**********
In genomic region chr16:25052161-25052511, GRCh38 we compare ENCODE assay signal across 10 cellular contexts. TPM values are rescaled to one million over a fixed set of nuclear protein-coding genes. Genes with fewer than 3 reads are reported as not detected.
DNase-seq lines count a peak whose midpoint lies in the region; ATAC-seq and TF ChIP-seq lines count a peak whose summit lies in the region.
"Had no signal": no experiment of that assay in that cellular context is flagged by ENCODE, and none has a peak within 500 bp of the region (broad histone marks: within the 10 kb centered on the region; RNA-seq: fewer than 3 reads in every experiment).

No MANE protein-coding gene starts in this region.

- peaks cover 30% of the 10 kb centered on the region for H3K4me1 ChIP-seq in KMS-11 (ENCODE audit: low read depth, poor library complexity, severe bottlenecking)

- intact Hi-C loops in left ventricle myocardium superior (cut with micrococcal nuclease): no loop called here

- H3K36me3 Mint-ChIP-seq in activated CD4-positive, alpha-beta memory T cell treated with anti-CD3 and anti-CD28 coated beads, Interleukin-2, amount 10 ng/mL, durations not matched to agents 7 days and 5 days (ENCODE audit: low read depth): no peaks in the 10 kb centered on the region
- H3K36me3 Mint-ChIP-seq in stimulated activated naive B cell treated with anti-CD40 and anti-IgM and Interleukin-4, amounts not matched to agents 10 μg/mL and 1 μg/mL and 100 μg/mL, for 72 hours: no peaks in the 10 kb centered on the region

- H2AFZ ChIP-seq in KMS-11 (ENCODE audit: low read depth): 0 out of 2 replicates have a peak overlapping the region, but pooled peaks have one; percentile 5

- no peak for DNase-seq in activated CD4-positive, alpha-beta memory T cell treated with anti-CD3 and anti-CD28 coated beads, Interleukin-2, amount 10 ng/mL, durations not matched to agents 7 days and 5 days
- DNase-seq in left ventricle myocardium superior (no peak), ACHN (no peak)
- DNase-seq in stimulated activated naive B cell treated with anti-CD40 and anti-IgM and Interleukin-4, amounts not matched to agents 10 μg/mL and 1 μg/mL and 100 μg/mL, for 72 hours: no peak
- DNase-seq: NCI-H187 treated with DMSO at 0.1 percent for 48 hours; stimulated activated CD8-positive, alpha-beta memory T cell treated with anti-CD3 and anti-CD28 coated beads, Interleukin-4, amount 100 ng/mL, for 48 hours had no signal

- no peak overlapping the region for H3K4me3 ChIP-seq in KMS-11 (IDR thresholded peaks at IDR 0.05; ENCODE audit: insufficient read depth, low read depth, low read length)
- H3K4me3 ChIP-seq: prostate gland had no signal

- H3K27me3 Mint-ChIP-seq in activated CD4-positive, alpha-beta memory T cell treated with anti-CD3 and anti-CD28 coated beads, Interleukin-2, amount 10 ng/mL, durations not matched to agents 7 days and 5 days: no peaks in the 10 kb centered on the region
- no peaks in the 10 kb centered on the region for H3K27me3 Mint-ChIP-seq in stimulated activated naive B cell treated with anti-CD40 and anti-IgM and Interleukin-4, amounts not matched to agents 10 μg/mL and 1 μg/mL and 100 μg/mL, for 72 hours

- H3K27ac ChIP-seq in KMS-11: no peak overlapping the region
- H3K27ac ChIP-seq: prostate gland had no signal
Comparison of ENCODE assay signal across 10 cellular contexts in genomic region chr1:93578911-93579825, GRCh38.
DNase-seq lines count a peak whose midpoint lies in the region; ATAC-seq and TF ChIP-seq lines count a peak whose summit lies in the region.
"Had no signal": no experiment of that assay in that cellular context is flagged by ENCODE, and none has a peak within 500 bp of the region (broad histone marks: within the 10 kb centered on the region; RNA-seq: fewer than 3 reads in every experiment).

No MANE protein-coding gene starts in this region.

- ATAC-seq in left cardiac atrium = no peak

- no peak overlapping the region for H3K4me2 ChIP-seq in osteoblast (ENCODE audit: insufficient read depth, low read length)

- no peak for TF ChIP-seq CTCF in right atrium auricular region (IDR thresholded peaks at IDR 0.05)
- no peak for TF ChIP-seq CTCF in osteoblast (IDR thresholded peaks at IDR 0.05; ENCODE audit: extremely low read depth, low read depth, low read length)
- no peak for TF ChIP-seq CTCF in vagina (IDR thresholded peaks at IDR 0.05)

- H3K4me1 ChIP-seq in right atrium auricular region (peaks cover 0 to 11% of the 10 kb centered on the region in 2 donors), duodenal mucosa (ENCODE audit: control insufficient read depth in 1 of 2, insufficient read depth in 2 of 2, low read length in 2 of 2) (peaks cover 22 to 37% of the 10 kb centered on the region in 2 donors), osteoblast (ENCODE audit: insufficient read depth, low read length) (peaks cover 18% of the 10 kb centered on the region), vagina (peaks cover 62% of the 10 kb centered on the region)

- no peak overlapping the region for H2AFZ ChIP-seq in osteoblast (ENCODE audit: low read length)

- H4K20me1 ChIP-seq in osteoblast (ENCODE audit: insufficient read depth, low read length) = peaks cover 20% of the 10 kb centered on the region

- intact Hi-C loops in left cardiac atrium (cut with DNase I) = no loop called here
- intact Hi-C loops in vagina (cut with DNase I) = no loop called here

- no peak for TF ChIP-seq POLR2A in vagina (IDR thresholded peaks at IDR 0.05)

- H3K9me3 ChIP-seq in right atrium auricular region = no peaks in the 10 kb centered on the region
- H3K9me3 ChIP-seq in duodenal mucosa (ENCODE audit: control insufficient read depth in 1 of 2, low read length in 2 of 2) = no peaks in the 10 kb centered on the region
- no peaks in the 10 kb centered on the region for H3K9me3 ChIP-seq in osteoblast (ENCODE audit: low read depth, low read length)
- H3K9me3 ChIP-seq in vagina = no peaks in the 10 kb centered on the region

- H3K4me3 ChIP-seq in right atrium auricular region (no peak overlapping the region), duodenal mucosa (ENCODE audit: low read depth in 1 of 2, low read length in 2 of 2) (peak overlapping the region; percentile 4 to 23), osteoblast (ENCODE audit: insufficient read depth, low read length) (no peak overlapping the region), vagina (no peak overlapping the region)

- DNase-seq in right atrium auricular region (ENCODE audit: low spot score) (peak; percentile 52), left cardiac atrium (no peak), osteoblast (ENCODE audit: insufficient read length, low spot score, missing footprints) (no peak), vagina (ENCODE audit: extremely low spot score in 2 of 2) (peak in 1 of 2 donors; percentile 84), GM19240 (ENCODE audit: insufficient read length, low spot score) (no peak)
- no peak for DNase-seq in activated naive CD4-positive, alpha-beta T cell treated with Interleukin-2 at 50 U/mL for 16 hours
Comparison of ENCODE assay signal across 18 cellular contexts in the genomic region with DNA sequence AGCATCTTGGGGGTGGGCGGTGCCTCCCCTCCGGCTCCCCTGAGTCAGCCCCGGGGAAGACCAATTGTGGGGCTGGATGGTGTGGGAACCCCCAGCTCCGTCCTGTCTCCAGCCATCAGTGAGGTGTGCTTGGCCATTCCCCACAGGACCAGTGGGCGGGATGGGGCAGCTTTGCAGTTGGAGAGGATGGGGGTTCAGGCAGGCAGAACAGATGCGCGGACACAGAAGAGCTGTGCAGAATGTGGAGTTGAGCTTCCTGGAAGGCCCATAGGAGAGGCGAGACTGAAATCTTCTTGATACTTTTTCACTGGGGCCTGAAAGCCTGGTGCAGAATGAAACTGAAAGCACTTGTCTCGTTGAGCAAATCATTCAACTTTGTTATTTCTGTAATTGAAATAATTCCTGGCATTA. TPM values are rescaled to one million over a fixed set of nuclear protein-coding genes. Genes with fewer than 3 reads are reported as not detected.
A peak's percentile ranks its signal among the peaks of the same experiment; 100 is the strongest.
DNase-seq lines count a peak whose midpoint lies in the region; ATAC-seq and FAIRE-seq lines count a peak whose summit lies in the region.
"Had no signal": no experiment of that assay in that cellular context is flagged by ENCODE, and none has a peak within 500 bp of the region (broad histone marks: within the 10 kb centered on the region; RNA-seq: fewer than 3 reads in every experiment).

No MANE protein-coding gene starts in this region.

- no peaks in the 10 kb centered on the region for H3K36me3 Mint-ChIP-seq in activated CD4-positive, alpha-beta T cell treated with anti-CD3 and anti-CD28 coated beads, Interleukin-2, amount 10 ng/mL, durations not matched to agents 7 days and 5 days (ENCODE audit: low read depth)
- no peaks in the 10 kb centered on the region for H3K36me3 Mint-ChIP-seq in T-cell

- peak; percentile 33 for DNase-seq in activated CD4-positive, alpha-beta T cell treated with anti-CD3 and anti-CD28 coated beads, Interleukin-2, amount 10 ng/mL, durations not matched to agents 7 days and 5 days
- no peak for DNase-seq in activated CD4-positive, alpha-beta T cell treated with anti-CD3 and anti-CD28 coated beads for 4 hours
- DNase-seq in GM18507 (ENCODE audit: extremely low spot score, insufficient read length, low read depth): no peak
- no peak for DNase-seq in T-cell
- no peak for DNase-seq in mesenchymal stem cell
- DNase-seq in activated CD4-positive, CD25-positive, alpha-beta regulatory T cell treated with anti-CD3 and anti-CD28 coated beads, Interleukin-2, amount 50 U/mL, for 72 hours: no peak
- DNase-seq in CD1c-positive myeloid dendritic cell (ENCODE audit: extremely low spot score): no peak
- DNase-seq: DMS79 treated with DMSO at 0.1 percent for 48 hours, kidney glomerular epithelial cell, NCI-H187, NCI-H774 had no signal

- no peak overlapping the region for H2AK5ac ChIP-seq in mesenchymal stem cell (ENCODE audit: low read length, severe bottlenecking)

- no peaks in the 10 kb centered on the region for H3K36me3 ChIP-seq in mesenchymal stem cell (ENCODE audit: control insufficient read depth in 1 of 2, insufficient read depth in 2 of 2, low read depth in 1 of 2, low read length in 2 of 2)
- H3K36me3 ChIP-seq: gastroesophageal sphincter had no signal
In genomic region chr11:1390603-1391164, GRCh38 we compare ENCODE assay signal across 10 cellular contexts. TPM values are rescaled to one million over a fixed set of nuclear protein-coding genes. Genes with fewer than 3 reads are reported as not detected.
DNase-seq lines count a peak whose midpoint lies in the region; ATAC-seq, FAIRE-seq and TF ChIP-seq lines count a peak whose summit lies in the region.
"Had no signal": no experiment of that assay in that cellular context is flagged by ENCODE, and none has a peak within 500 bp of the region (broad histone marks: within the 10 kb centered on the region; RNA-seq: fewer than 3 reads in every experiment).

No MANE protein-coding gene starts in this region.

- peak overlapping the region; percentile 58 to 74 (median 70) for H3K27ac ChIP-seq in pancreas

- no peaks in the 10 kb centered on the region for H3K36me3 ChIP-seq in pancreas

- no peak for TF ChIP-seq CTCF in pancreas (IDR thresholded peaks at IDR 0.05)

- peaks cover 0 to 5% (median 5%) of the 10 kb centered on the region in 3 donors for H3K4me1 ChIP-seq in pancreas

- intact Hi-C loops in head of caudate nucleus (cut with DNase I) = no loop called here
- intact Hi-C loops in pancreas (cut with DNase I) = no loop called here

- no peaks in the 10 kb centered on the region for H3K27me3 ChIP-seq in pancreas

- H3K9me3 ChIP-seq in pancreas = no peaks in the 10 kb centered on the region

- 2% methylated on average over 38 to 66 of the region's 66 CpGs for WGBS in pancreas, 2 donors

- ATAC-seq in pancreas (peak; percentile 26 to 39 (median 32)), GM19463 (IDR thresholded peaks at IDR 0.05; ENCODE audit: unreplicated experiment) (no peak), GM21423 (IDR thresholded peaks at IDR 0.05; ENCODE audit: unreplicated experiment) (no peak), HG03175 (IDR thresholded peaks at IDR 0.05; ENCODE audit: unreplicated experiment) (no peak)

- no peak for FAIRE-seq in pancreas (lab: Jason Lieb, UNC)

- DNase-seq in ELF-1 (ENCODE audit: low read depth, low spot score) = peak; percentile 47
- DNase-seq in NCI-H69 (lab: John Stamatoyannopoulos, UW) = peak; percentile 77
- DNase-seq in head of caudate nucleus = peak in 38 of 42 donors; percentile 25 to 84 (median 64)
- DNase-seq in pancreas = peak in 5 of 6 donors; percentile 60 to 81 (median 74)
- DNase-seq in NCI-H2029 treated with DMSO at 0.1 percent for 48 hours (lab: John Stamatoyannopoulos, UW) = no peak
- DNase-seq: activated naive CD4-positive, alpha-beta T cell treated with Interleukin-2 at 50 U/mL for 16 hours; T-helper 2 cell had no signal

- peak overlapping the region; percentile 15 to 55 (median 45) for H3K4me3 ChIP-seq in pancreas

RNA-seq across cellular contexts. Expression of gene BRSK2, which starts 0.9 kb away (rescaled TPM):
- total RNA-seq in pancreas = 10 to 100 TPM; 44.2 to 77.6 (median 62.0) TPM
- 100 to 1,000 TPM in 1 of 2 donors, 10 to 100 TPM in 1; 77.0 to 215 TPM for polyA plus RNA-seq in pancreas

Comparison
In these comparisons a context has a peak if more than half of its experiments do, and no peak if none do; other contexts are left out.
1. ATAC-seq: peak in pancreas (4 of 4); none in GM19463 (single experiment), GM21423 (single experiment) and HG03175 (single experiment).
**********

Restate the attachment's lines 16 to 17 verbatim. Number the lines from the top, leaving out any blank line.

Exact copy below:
- H3K27me3 Mint-ChIP-seq in activated CD4-positive, alpha-beta memory T cell treated with anti-CD3 and anti-CD28 coated beads, Interleukin-2, amount 10 ng/mL, durations not matched to agents 7 days and 5 days: no peaks in the 10 kb centered on the region
- no peaks in the 10 kb centered on the region for H3K27me3 Mint-ChIP-seq in stimulated activated naive B cell treated with anti-CD40 and anti-IgM and Interleukin-4, amounts not matched to agents 10 μg/mL and 1 μg/mL and 100 μg/mL, for 72 hours